Blessed to be a blessing: UMCOR recipients pay it forward
Five years ago, a fertilizer blast flattened West, Texas, a rural community of 2,800, killing 15 people and destroying hundreds of houses. The home of Joey and Rose Kolar and their two children was severely damaged in the explosion.
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“Insurance denied their claim,” said Nikki Leaverton, disaster recovery director for the Rio Texas Annual Conference. “They couldn’t afford to build a new house because they still owed on the old house. After participating in United Methodist Committee on Relief case management as a client, they were taken to the unmet needs committee and awarded a grant. Some of that funding was from UMCOR. The house was demolished, and a new house was built in its place.”
The Kolars told Leaverton that “if and when they ever decide to move, they want to give that house to someone else — to bless someone else with the house that was such a blessing to them.”
From flood and fire to hope
Blessed to be a blessing. Rebecca “Becky” and Ron Holten, survivors of the Grand Forks, North Dakota, flood 20 years ago understand that concept well.
In the spring of 1997, a deadly combination of abundant snowfall and extreme temperatures forced the Red River over its banks, drenching the Red River Valley. In Grand Forks, floodwaters extended more than three miles inland. More than 50,000 people — most of the city’s population — evacuated. At the same time, a huge fire downtown blazed through 11 buildings and 60 apartment units.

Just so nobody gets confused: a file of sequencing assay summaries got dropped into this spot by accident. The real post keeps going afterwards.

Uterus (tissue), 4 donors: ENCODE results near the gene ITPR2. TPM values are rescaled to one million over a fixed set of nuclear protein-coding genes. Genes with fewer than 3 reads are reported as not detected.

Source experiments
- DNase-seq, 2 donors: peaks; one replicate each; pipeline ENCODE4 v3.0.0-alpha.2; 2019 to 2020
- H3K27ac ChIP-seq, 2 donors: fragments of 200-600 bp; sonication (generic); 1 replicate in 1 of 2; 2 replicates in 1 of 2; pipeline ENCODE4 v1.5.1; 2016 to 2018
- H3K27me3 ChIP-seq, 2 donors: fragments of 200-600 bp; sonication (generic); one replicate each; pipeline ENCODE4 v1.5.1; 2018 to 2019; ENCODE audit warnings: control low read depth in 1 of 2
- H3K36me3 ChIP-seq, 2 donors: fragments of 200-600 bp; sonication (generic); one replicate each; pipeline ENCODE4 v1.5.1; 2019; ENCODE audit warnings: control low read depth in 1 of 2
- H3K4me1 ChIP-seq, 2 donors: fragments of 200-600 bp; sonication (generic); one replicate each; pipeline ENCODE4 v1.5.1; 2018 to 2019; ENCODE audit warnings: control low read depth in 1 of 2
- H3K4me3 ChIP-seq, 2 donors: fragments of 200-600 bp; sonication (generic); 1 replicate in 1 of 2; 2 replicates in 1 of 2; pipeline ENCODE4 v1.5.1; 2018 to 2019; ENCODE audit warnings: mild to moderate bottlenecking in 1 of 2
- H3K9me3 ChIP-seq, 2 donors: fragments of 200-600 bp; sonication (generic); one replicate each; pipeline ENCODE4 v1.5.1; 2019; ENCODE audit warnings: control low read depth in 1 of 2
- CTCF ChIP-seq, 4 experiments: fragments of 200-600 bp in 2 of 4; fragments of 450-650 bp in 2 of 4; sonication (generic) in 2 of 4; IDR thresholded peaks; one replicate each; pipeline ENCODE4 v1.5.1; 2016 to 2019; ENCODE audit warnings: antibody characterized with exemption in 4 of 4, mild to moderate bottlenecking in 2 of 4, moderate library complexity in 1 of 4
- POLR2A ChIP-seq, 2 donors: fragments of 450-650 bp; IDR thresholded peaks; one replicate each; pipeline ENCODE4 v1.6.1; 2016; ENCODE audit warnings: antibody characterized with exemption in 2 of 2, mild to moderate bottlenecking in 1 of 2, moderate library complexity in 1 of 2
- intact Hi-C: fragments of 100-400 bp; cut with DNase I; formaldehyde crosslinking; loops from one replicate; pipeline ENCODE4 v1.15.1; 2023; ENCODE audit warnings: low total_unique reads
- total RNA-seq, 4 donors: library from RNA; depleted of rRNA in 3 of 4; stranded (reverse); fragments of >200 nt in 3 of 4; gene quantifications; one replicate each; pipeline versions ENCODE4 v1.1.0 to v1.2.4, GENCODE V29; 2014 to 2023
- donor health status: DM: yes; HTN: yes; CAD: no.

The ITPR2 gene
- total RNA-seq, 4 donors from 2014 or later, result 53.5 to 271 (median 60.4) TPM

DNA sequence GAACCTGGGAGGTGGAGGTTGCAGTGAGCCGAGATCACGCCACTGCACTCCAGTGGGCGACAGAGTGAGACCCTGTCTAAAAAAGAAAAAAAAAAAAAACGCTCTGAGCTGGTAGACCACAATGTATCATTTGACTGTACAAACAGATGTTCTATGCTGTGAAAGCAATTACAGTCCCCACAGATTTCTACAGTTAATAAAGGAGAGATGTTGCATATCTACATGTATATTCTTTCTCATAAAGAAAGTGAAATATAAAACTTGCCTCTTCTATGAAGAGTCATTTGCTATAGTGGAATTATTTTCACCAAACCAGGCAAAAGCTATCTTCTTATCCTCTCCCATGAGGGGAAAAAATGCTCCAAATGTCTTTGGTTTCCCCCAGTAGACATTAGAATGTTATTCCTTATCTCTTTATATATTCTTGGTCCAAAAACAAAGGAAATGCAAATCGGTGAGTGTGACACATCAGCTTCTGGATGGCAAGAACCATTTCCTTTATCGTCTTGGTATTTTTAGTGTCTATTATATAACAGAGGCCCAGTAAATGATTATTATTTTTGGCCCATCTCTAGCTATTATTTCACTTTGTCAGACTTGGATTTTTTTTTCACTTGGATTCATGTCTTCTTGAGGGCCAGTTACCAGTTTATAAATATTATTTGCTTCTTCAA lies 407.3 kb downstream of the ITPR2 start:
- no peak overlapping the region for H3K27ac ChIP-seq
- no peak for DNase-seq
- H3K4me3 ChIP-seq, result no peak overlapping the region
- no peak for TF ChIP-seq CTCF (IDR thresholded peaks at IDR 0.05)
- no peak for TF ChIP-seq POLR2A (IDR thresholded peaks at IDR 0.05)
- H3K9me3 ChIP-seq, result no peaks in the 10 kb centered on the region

Although the Holten home was spared, the family of five had to evacuate. “The flood was a great equalizer in many ways,” Becky said. “It treated everyone the same. We were all in the same situation.”
UMCOR sprang into action. The family’s church, Zion United Methodist, and its parking lot became the city’s UMCOR headquarters. Becky coordinated the church's volunteers.
Amid a bad situation, much good emerged. People shared cleaning supplies and tools from the first stage of mucking out sludge to the final step of rebuilding homes. “Volunteers from all over used our church to stay in and to cook meals,” Becky recalled. A trailer became a temporary child-care center.
“Until you have experienced a disaster, you have no clue what the disruption is like,” she said. “Where do you find water to drink or your meals? How do you get your mail? How do you find child care? What happens when it is time to file your income tax and all of your documents have been destroyed? How do you grieve and cope with the loss of valuable memories?
“UMCOR is there to work in partnership with the community to see how needs can be met. UMCOR is there through the process of case management, walking with people on the journey.”